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OF

Still stands the forest primeval; but far away

from its shadow, Side by side, in their nameless graves, the lovers

are sleeping. Under the humble walls of the little Catholic

churchyard, In the heart of the city, they lie, unknown and

unnoticed. 1385 Daily the tides of life go ebbing and flowing be.

side them, Thousands of throbbing hearts, where theirs are

at rest and forever, Thousands of aching brains, where theirs no

longer are busy, Thousands of toiling hands, where theirs have

ceased from their labors, Thousands of weary feet, where theirs have com

pleted their journey!

1390 Still stands the forest primeval; but under the

shade of its branches Dwells another race, with other customs and lan

guage.
Only along the shore of the mournful and misty

Atlantic
Linger a few Acadian peasants, whose fathers

from exile
Wandered back to their native land to die in its

bosom. 1395 In the fisherman's cot the wheel and the loom are

still busy ; Maidens still wear their Norman caps and their

kirtles of homespun, And by the evening fire repeat Evangeline's While from its rocky caverns the deep-voiced,

story,

neighboring ocean Speaks, and in accents disconsolate answers the

wail of the forest.

II.

THE COURTSHIP OF MILES STANDISH.

[This poem, also written in hexameters, has yet a lighter, quicker movement, due to the more playful character of the narrative. A slight change of accent in the first line prepares one for this livelier pace, and the reader will find that the lights and shades of the story use whatever elasticity there is in the hexameter, crisp, varying lines alternating with the steady pulse of the dactyl. The poet has built upon a slight tradition which has come down to us from the days of the Plymouth settlement, a story which depicts in a succession of scenes the life of the Old Colony. In doing this he has not cared to follow explicitly the succession of events, but has been true to the general history of the time and has in each picture copied faithfully the essential characteristics of the original. He has taken the somewhat dry and unimag. inative chronicles of the time and touched them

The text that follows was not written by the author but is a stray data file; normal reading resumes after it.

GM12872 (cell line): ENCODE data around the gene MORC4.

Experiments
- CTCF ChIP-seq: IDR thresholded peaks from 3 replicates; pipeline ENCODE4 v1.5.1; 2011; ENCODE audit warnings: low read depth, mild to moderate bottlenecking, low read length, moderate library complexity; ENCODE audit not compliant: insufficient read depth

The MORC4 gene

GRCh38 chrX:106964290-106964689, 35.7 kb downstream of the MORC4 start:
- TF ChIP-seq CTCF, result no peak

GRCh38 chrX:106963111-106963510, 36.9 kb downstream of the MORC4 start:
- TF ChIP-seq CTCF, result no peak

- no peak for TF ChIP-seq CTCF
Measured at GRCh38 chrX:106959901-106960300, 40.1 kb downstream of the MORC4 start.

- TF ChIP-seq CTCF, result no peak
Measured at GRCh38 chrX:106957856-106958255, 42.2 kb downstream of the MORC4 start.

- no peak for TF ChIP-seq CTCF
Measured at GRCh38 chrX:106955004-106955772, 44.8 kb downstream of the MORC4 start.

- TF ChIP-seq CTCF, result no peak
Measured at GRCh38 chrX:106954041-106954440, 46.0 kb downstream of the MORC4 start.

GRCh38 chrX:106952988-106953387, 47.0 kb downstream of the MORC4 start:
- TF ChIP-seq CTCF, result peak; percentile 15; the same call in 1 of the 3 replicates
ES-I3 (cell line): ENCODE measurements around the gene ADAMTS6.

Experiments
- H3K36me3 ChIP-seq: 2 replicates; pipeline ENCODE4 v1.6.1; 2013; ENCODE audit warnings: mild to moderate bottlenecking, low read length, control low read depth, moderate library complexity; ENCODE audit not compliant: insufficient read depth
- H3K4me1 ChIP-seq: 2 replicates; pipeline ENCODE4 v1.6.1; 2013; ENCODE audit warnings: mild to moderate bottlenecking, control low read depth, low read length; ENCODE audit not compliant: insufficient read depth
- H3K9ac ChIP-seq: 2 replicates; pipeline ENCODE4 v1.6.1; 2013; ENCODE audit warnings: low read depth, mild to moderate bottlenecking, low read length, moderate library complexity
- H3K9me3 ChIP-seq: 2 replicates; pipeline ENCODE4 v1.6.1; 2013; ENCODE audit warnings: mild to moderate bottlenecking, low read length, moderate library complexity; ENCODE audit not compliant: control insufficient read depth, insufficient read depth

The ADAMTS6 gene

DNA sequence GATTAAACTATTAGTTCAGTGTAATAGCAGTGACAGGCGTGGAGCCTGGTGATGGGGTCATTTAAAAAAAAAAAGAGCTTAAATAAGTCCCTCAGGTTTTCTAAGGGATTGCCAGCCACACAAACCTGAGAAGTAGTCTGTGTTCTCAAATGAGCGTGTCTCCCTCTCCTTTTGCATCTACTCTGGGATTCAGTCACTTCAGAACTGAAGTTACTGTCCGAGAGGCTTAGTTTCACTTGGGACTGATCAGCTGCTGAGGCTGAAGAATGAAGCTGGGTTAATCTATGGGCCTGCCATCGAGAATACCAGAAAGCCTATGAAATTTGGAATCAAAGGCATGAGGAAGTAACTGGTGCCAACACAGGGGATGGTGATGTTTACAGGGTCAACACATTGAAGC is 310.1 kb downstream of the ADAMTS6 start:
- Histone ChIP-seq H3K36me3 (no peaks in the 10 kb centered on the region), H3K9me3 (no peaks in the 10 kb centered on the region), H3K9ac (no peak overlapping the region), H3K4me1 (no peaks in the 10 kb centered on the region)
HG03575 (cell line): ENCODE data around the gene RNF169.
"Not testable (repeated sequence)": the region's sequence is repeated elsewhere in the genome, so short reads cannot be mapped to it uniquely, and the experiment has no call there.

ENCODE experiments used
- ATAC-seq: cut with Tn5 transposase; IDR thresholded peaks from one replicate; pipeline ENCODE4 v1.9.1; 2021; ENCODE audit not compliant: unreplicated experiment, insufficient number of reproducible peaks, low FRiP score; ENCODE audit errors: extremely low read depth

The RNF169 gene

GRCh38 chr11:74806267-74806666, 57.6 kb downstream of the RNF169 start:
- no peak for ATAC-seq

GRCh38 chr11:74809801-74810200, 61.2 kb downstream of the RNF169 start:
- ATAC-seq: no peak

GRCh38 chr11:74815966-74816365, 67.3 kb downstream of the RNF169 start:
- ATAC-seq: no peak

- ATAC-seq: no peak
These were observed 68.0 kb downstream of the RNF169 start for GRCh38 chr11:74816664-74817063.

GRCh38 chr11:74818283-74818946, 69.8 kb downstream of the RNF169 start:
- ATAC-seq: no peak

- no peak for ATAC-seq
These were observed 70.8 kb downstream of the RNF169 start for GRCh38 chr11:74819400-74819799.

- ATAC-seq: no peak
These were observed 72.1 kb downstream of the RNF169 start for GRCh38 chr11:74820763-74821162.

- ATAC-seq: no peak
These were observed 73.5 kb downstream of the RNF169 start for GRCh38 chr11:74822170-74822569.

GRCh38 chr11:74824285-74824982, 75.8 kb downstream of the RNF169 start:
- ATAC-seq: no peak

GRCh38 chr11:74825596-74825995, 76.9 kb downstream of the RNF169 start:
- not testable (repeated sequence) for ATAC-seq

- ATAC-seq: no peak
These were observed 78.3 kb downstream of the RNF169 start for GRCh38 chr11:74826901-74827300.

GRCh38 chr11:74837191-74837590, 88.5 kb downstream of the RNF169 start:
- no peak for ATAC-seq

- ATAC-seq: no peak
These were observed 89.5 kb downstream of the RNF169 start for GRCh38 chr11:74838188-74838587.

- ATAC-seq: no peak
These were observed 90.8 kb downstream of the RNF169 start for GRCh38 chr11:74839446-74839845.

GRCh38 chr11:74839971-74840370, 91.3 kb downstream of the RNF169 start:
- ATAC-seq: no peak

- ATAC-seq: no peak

1399. Observe the recurrence of the phrases with which the poem began. The effect is to impress upon the mind the minor tone of the story, leaving last upon the ear the key-note first struck.

with a poetic light and warmth, and the reader of this poem who resumes such a book as Dr. Young's “ Chronicles of the Pilgrims,” will find the simple story of the early settlers to have gained in beauty. The poem was published in 1858.]

I.

MILES STANDISH.

Is the Old Colony days, in Plymouth the land

of the Pilgrims, To and fro in a room of his simple and primitive

dwelling, Clad in doublet and hose, and boots of Cordovan

leather, Strode, with a martial air, Miles Standish the

Puritan Captain. 5 Buried in thought he seemed, with his hands be

hind him, and pausing Ever and anon to behold his glittering weapons of

warfare, Hanging in shining array along the walls of the

chamber, 1. The Old Colony is the name which has long been applied to that part of Massachusetts which was occupied by the Plymouth colonists whose first setilement was in 1620. Massachusetts Bay was the name by which was known the later collection of settlements made about Boston and Salem.

2. The first houses of the P:lgrims were of logs filled in with nortar and covered with thatch.

3. Cordova in Spain was celebrated for a preparation of goatskin which took the name of Cordovan. Hence came cord wain, or Spanish tanned goat-skin, and in England shoemakers are still often called cordwainers. In France, too, the same word rave cordonnier.

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